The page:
Overdraft Protection has you covered when your account is running low.
What is Overdraft Protection?
Overdraft Protection is a small line of credit attached to a personal chequing account, which allows a negative balance, or “authorized overdraft,” within an approved limit. It is a short-term solution to manage your money and make sure your payments go through when you’re short on cash, all while saving you money on unauthorized overdraft fees.
How does it work?
In the event that a transaction causes your account to go into a negative balance, the transaction will be honoured up to the approved Overdraft limit. Interest is payable only when using the Overdraft limit, and is calculated on your daily balance and charged once per month at month-end. There are no additional fees to worry about.
At Libro, we have Overdraft limits available from $300 to $5,000.
By using overdraft protection you can avoid fees for non-sufficient funds, unauthorized overdraft, or any charges that a vendor might charge for return of payment or a late payment. The fees for unauthorized overdraft or vendor charges vary depending on the institution.
What do I need to get started?
You will need the following documents to apply for Overdraft Protection:
- Government Issued ID (Driver’s License, Passport, Ontario Photo Card, etc.)
- Proof of Employment and/or a recent paystub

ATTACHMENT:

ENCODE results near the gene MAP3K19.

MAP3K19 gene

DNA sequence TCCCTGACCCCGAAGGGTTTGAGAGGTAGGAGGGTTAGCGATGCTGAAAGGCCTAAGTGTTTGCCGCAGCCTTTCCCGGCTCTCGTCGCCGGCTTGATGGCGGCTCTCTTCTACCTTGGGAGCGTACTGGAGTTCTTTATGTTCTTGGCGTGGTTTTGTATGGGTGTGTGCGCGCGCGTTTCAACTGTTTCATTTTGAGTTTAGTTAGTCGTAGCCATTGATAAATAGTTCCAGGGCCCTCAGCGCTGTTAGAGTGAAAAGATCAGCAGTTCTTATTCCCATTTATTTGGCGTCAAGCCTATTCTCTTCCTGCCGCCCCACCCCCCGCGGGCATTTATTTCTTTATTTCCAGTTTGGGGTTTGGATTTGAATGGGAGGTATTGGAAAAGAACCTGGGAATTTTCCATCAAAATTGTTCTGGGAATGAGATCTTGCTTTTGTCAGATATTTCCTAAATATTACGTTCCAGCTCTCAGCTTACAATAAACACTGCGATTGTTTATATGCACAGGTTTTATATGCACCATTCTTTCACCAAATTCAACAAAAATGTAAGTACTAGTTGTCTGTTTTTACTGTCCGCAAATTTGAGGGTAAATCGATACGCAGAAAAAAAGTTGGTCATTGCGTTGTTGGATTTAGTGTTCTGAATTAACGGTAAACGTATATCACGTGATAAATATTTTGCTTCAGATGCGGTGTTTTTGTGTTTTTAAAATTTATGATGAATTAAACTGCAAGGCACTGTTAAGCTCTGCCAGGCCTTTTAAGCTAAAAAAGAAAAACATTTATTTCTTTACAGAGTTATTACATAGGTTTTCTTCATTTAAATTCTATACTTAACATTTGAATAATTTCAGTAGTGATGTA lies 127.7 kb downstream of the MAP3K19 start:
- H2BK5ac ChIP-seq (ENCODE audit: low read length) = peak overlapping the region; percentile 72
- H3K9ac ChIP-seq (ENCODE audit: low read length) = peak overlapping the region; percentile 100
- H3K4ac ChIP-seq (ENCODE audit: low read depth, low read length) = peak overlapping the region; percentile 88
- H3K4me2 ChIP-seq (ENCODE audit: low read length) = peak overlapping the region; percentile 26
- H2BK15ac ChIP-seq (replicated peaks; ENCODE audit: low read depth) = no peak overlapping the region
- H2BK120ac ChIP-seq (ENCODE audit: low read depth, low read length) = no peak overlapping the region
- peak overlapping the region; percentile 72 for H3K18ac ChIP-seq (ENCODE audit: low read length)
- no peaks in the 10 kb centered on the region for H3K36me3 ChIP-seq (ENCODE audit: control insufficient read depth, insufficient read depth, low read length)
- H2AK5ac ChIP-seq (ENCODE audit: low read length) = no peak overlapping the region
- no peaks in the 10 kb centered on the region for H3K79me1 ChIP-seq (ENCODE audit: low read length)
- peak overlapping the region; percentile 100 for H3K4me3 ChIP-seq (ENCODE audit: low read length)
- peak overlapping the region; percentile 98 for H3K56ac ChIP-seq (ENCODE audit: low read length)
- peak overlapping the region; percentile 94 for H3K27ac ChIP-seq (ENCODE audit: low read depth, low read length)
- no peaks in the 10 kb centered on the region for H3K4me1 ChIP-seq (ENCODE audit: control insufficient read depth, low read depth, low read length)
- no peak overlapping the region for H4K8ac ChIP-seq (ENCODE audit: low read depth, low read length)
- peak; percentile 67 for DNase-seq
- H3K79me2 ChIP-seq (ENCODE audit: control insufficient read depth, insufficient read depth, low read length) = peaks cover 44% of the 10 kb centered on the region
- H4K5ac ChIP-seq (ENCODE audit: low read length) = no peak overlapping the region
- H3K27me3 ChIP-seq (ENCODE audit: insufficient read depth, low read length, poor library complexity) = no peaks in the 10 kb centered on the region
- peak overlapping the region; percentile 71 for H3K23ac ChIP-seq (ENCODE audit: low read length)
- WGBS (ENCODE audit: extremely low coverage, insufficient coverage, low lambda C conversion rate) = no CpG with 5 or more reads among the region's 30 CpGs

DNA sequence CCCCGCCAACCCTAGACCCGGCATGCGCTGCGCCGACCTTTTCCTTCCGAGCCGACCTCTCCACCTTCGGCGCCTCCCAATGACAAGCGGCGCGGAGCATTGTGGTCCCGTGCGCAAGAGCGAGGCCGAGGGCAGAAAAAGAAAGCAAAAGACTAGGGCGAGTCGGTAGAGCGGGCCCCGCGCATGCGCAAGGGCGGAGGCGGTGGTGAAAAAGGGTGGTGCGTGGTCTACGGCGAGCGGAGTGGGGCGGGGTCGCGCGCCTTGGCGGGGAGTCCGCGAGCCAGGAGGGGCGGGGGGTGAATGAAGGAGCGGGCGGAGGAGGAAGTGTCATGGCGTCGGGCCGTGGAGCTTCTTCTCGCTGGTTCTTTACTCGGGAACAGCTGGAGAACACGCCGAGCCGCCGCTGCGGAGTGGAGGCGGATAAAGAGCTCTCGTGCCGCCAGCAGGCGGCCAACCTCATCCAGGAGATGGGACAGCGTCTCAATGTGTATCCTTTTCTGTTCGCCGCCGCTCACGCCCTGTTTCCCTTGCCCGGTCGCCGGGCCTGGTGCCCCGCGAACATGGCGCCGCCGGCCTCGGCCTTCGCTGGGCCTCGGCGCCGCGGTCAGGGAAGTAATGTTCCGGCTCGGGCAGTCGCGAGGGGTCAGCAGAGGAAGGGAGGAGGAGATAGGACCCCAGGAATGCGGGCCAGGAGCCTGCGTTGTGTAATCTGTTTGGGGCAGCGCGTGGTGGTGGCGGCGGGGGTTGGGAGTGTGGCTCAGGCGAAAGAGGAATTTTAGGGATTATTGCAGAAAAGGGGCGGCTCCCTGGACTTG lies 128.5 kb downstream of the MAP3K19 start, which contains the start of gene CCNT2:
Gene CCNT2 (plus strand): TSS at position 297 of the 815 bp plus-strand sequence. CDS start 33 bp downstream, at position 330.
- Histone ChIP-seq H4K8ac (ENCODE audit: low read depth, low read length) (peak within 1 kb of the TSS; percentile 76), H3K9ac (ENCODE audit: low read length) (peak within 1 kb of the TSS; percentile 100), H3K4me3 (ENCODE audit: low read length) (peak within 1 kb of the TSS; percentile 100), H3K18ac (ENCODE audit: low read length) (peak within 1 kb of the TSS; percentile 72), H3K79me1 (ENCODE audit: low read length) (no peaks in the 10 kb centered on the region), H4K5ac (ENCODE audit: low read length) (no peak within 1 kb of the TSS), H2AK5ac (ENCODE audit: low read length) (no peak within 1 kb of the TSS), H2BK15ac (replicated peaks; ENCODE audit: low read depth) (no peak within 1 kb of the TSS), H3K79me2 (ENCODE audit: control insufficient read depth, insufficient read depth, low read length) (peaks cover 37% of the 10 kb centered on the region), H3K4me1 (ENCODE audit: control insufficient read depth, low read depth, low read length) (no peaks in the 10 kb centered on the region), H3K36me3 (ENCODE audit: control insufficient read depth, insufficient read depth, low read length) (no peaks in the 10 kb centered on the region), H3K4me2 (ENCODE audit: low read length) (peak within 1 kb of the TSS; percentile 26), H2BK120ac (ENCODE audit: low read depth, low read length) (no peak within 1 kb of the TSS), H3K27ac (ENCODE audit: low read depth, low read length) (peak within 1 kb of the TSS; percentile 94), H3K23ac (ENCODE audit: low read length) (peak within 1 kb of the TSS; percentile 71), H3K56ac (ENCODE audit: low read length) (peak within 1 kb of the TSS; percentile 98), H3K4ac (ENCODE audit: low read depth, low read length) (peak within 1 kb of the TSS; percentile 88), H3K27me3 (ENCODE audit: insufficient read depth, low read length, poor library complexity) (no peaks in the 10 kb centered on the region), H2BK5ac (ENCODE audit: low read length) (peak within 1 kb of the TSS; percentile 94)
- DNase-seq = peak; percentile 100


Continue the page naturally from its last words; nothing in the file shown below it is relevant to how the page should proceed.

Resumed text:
Example Overdraft Protection Scenarios
“Jenny usually gets paid on Thursdays by cheque and she knows that her mortgage payment comes out of her chequing account by direct debit on Fridays. When Jenny is unable to deposit her cheque Thursday afternoon, she realizes her account does not have the funds to cover her mortgage payment. Luckily, she has Overdraft Protection on her chequing account, so when her mortgage payment comes out of her account Friday morning, her chequing account shows that she is in the negative but not in unauthorized overdraft. When she deposits her cheque on Friday, her account is once again brought into the positive and she does not owe unauthorized overdraft fees from her banking institution, but a small amount of interest for the time that she was in the negative.”
“Robert’s chequing account is running low these days. He has all of his utility bills set up for pre-authorized debits, so they come out of his chequing at the same time every month. Robert lost track of time and received a notification that his chequing account went into unauthorized overdraft due to his hydro bill coming out. As he doesn’t have Overdraft Protection, and he cannot transfer funds into his account immediately, the payment must be sent back by his financial institution. This results in a fee of $50, and a fee from the hydro company for being late on his payment. This also reflects poorly on his credit report.”